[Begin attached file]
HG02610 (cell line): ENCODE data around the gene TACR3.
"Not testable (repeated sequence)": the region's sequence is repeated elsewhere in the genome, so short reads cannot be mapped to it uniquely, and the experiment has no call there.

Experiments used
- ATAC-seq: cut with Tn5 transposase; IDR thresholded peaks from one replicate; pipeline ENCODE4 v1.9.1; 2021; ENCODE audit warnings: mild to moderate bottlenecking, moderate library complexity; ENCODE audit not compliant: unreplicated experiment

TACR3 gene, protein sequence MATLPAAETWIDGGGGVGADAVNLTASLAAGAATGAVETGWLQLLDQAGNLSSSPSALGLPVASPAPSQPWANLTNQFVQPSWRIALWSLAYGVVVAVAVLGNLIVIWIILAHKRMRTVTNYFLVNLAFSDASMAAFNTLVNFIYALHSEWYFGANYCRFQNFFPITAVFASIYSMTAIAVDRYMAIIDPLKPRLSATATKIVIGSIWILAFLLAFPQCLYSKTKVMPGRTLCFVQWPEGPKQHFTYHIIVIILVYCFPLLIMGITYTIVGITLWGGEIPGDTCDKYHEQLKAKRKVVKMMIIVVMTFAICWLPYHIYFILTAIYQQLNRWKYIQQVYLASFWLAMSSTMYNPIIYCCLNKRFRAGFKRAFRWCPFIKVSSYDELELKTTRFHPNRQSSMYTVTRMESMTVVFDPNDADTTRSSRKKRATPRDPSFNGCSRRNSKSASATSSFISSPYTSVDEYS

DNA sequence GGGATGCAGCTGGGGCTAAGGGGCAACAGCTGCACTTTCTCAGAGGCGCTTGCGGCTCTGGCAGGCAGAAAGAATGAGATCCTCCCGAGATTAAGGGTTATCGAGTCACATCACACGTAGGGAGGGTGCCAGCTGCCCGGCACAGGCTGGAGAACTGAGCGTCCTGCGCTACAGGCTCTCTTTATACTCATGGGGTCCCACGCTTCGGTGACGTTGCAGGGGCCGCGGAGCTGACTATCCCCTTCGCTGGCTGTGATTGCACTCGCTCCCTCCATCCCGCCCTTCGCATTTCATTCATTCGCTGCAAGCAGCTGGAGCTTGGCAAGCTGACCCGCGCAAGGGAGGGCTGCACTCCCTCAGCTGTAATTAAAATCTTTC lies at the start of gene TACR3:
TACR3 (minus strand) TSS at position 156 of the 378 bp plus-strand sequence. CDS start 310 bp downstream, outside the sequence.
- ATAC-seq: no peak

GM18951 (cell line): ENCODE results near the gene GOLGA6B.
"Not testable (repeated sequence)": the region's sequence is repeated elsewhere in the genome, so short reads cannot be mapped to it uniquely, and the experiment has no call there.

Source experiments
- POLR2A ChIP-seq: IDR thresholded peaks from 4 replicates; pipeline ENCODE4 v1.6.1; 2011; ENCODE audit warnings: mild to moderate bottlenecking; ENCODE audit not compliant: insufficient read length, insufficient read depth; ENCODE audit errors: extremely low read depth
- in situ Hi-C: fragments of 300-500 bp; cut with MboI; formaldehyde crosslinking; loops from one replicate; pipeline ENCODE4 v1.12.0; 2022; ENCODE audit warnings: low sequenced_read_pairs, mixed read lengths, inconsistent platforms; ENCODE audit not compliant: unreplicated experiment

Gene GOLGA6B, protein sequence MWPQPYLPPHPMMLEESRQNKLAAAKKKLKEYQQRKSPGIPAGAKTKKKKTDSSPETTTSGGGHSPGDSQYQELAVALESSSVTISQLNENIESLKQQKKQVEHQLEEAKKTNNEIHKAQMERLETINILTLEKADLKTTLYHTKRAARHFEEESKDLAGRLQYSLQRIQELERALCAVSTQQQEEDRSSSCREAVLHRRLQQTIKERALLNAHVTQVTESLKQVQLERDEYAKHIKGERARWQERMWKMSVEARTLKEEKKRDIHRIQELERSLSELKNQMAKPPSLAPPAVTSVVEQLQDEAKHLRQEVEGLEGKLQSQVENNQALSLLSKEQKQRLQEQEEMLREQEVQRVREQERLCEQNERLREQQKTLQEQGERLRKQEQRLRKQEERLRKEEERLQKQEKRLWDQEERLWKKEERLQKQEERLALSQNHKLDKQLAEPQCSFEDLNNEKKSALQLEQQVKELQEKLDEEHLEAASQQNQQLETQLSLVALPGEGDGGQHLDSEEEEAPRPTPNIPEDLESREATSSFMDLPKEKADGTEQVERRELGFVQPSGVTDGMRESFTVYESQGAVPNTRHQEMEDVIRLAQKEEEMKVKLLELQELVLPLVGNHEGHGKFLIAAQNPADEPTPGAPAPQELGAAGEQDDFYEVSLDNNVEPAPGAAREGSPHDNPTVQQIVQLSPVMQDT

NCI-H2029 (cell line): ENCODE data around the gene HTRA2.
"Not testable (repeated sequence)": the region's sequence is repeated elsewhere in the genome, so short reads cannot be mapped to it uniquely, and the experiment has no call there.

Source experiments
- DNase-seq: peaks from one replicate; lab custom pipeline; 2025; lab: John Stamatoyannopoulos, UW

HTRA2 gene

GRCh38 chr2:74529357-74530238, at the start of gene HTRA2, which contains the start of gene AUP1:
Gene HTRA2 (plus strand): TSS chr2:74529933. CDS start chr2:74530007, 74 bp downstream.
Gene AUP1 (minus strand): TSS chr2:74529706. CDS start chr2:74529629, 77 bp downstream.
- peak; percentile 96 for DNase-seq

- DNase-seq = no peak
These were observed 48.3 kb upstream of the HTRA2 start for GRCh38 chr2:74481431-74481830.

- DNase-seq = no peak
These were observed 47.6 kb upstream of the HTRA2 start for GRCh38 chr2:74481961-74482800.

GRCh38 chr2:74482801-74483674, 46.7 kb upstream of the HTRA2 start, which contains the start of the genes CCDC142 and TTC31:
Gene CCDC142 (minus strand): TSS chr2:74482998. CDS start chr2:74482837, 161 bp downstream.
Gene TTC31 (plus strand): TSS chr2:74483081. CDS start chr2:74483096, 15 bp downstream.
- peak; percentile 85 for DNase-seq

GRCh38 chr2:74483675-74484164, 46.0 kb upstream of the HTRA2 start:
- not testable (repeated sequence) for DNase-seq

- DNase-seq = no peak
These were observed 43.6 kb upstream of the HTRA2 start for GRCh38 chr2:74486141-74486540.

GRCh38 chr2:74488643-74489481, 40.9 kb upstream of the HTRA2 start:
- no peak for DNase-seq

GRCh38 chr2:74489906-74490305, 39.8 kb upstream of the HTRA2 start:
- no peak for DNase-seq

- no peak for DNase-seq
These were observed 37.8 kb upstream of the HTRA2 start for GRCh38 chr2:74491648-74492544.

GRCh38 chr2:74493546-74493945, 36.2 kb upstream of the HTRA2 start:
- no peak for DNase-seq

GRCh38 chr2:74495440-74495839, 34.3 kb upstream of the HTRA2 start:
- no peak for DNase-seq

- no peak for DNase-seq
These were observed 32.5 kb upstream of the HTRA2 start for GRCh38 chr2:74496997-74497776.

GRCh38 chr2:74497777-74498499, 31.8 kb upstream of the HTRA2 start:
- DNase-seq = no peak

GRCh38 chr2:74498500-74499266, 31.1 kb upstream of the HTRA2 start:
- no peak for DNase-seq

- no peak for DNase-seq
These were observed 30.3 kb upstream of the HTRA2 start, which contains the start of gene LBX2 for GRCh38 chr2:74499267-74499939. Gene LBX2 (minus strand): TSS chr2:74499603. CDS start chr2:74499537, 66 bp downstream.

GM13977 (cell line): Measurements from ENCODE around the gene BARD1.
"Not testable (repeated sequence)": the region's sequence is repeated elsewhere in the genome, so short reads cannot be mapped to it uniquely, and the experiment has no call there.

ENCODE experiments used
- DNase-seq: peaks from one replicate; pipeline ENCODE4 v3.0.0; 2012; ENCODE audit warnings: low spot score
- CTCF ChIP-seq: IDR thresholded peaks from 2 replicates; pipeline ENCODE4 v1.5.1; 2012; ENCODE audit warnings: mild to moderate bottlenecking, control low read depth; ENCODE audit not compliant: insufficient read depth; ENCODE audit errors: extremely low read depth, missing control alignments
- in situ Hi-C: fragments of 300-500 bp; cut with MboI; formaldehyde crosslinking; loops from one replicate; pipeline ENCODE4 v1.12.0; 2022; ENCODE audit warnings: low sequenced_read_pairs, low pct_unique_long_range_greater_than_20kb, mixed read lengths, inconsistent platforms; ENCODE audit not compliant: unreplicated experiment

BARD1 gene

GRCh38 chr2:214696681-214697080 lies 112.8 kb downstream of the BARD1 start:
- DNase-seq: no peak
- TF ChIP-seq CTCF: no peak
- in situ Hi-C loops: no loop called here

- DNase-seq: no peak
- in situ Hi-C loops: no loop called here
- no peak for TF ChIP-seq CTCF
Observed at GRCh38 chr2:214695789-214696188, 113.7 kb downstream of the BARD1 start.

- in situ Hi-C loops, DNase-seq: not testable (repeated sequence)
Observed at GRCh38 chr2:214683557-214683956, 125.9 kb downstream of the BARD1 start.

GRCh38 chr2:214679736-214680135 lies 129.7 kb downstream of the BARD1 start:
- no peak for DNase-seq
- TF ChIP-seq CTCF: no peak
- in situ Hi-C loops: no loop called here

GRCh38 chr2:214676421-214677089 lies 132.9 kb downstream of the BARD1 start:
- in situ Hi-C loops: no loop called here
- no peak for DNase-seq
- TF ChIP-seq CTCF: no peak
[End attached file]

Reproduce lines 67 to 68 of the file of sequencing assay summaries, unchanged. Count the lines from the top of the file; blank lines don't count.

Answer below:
- no peak for TF ChIP-seq CTCF
Observed at GRCh38 chr2:214695789-214696188, 113.7 kb downstream of the BARD1 start.